Government system and institutions of Australia

24-02-2020

The Commonwealth of Australia, as Australia is officially known, was established on 1 January 1901 with the federation of six former British colonies. The Constitution, which came into effect on the same day, provides the rules by which Australia is governed and divides government responsibilities into three separate branches: parliament, executive and judiciary. In addition to being a federation, Australia is also a representative democracy and a constitutional monarchy. Queen Elisabeth II, who ...

The Commonwealth of Australia, as Australia is officially known, was established on 1 January 1901 with the federation of six former British colonies. The Constitution, which came into effect on the same day, provides the rules by which Australia is governed and divides government responsibilities into three separate branches: parliament, executive and judiciary. In addition to being a federation, Australia is also a representative democracy and a constitutional monarchy. Queen Elisabeth II, who resides in the United Kingdom (UK), is the official head of state of the Commonwealth of Australia. Australia's system of government is modelled on the Westminster system deriving from the British tradition. The Commonwealth parliament, made up of the Queen and the two Houses of Parliament, in addition to holding the legislative power, is at the heart of the tradition of responsible government. This means that government ministers, who all must be members of parliament, are accountable to, and must answer to, the parliament for their actions. There are three levels of government within the country, namely the Commonwealth (federal), state or territory, and local level. Under Australia's federal system, the powers of government are divided between the federal and the state governments. Out of the 10 territories that are part of the Commonwealth, two have been granted a level of self-government by the federal parliament. Consequently, Australia has a federal parliament, as well as six state and two territory parliaments. It also has a federal executive government, as well as six state and two territory executive governments. A third, local level of Australian government was established by state and territory governments. The High Court of Australia is the highest court in the judicial system.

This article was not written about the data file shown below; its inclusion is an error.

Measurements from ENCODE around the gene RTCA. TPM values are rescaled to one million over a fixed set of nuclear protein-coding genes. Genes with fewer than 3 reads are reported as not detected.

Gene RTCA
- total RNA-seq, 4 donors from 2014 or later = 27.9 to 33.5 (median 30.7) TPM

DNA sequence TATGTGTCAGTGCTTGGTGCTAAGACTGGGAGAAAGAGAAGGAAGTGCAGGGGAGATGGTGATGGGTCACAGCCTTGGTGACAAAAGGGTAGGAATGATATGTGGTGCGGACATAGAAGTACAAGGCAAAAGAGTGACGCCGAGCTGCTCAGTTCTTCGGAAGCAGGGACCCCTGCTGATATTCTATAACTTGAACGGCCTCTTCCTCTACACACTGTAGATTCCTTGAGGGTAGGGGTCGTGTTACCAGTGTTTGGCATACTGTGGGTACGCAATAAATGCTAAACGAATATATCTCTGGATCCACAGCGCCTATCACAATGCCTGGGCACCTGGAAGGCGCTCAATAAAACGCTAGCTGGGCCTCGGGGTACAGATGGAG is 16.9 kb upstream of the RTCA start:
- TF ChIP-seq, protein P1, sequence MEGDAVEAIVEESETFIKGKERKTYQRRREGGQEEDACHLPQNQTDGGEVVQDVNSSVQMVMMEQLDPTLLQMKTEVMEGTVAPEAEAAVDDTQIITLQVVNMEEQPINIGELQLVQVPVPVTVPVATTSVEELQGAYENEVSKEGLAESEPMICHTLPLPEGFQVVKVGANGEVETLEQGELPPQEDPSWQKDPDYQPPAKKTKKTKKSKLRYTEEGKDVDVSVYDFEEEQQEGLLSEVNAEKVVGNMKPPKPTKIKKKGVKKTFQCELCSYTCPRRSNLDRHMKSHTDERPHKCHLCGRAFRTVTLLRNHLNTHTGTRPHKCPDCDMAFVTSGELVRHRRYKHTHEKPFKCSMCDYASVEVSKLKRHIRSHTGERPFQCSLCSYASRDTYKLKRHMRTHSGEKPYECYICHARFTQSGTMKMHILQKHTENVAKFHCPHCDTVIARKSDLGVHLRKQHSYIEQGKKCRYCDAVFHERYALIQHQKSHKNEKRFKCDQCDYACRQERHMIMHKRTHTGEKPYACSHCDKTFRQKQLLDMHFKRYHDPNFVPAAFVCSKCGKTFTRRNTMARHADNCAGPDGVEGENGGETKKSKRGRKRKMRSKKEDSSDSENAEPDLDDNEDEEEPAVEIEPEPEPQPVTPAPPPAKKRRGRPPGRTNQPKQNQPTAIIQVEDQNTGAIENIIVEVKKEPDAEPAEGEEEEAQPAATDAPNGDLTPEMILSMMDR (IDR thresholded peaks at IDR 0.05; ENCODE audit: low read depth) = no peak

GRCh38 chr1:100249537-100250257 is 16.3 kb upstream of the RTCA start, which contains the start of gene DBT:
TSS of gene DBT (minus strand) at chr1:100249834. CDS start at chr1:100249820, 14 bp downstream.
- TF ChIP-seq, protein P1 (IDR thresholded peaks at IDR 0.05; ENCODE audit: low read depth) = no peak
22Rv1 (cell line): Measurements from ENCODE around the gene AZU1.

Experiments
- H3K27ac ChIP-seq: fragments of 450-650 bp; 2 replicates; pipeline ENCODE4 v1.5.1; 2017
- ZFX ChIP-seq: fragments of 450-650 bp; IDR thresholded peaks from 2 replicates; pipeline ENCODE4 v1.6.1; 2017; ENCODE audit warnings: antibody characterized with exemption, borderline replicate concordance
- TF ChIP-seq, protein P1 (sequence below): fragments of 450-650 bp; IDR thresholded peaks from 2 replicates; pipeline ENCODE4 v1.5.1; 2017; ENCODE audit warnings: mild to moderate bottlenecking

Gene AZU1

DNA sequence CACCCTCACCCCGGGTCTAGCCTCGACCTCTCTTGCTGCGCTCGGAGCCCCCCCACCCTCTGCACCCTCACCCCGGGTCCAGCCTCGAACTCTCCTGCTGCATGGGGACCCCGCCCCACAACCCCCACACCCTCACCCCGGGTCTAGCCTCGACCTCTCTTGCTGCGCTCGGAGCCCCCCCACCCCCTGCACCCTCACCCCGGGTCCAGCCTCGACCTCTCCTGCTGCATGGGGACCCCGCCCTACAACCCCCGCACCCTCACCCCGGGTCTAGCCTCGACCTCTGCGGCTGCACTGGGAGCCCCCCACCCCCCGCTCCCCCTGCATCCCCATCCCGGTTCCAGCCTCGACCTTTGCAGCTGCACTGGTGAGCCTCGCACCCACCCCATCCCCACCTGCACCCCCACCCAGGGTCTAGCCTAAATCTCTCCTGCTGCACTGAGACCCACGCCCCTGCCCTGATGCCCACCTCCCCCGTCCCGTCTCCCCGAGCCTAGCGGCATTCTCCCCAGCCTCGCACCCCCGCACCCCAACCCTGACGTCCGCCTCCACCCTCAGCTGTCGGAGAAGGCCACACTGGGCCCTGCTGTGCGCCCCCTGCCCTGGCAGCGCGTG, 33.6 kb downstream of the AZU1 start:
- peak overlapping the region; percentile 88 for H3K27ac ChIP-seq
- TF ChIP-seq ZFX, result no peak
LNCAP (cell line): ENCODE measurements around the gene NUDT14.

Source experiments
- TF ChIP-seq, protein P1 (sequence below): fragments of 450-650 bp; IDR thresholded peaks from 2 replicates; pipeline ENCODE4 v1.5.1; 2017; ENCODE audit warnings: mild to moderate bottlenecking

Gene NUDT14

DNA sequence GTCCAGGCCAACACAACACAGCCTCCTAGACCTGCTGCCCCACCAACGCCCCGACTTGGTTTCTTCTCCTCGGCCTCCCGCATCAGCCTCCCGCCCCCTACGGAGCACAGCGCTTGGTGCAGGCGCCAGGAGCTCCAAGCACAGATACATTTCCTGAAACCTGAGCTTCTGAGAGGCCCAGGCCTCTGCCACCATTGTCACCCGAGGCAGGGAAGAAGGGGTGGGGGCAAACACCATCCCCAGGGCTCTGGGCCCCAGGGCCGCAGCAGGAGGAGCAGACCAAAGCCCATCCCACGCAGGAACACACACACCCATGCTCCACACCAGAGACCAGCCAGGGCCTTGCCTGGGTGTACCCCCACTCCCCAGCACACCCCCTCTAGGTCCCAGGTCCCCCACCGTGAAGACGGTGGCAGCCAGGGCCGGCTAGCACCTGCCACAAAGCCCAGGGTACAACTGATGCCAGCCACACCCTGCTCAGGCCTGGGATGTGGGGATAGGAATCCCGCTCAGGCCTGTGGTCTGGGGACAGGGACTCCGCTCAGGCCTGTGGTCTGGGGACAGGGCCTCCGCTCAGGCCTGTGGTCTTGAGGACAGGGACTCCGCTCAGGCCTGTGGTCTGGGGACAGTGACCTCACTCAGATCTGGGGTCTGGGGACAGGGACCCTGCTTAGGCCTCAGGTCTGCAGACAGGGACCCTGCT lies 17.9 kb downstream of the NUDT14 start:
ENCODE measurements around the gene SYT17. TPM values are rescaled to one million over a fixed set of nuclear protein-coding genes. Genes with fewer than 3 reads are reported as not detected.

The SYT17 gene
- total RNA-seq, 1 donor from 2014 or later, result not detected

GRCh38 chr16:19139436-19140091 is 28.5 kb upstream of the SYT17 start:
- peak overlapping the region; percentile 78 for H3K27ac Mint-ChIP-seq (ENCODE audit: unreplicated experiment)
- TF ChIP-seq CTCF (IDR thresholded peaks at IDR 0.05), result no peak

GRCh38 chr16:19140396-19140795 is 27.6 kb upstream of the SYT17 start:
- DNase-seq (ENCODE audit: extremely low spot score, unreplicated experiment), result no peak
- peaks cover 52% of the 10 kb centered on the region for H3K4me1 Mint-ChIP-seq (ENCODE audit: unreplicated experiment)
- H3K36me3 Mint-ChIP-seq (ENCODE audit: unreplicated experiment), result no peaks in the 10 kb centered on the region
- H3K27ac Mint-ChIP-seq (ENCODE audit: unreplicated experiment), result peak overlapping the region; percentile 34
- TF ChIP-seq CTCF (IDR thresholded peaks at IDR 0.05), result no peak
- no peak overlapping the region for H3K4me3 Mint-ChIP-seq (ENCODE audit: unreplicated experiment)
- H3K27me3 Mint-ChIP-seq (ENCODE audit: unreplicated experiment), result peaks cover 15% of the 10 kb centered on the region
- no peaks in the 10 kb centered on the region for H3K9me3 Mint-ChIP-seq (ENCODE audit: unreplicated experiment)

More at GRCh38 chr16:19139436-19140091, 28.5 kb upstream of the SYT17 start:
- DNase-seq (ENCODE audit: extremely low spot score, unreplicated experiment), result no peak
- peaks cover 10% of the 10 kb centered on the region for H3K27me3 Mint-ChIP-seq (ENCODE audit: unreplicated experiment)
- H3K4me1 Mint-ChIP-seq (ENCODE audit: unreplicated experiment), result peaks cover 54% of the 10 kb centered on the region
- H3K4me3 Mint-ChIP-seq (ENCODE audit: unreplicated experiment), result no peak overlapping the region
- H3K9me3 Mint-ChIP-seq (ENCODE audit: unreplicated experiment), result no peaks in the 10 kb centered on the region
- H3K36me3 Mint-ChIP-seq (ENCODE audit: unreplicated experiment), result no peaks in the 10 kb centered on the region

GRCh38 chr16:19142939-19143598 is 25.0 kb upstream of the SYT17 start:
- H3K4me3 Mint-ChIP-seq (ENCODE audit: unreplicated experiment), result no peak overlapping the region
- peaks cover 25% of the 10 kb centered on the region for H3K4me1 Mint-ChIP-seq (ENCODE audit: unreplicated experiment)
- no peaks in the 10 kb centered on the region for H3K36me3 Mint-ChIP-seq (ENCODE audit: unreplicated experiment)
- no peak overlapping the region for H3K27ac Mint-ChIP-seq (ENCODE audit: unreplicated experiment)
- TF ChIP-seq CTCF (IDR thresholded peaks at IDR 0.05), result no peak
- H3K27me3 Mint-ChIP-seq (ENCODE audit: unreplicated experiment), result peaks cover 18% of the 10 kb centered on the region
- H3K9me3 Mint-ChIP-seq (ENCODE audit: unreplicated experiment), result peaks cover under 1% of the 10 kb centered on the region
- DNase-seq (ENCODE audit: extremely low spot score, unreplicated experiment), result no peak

The International Labour Organisation and International Trade

28-01-2016

The EU's trade policy does not exist in a vacuum. On the one hand, it is affected by international standard and rule-setting. On the other hand, the EU is itself an influential actor shaping the international trade agenda by participating in the work of international organisations and fora. This short note focuses on the International Labour Organisation.

The EU's trade policy does not exist in a vacuum. On the one hand, it is affected by international standard and rule-setting. On the other hand, the EU is itself an influential actor shaping the international trade agenda by participating in the work of international organisations and fora. This short note focuses on the International Labour Organisation.